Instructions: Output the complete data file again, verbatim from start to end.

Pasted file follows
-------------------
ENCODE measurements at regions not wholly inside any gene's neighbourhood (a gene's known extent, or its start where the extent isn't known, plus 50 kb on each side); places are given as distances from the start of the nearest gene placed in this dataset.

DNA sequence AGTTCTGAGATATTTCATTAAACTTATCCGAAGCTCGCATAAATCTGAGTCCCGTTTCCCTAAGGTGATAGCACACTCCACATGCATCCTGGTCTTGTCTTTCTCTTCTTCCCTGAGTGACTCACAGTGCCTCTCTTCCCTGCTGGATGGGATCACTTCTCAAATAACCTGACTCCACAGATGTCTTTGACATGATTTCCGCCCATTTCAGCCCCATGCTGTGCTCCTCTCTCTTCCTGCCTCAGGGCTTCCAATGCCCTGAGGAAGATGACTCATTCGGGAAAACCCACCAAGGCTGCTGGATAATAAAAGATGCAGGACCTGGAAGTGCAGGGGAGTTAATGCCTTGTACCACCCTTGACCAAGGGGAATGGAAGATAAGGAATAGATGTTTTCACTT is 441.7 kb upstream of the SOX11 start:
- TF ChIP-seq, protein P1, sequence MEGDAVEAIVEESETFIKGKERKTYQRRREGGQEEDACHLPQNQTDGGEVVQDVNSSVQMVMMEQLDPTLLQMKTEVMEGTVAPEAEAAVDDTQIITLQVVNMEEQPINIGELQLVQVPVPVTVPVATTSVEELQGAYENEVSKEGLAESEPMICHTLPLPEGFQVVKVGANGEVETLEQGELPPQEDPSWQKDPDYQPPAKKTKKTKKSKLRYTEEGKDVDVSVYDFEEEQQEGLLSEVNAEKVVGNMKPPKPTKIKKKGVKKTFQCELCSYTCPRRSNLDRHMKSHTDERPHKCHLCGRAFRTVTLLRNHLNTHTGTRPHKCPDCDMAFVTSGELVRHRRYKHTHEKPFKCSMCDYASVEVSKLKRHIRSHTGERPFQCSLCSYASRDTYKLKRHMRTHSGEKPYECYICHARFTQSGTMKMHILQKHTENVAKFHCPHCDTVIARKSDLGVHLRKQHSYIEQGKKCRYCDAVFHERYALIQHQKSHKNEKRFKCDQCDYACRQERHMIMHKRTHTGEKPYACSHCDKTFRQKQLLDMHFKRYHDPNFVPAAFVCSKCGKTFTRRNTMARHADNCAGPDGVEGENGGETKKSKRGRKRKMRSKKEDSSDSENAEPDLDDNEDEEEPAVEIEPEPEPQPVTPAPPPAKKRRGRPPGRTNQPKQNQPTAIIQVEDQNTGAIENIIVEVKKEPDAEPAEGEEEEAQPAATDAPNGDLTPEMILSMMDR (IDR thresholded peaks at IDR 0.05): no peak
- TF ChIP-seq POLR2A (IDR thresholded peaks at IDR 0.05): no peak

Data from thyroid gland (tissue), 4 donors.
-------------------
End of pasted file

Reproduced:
ENCODE measurements at regions not wholly inside any gene's neighbourhood (a gene's known extent, or its start where the extent isn't known, plus 50 kb on each side); places are given as distances from the start of the nearest gene placed in this dataset.

DNA sequence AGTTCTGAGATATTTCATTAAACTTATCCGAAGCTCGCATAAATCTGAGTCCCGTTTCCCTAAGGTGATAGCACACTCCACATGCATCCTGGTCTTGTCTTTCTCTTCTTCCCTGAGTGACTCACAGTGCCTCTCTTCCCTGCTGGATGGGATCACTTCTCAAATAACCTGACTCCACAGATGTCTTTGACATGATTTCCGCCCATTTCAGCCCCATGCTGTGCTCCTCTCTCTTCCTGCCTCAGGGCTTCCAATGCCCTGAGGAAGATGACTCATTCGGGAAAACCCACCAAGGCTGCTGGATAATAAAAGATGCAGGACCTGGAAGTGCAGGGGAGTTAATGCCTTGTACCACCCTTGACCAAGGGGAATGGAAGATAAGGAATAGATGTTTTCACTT is 441.7 kb upstream of the SOX11 start:
- TF ChIP-seq, protein P1, sequence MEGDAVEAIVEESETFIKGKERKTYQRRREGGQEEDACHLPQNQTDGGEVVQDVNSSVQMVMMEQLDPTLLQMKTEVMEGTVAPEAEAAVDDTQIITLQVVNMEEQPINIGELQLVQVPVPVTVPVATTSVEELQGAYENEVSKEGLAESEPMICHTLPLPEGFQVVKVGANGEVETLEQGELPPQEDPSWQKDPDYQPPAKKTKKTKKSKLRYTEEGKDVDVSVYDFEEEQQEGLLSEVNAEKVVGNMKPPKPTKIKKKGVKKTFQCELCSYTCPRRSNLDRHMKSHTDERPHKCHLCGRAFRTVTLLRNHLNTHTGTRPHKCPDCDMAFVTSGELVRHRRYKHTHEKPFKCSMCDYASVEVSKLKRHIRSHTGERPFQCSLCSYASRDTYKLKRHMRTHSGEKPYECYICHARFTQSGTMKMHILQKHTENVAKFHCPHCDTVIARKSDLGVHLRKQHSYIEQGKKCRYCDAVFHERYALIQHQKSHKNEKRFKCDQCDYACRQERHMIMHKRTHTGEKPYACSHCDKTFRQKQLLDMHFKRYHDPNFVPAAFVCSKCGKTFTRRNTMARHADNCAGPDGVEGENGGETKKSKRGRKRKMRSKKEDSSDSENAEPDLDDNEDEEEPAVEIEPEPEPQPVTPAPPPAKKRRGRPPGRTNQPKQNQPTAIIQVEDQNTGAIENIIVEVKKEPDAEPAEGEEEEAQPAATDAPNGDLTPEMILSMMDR (IDR thresholded peaks at IDR 0.05): no peak
- TF ChIP-seq POLR2A (IDR thresholded peaks at IDR 0.05): no peak

Data from thyroid gland (tissue), 4 donors.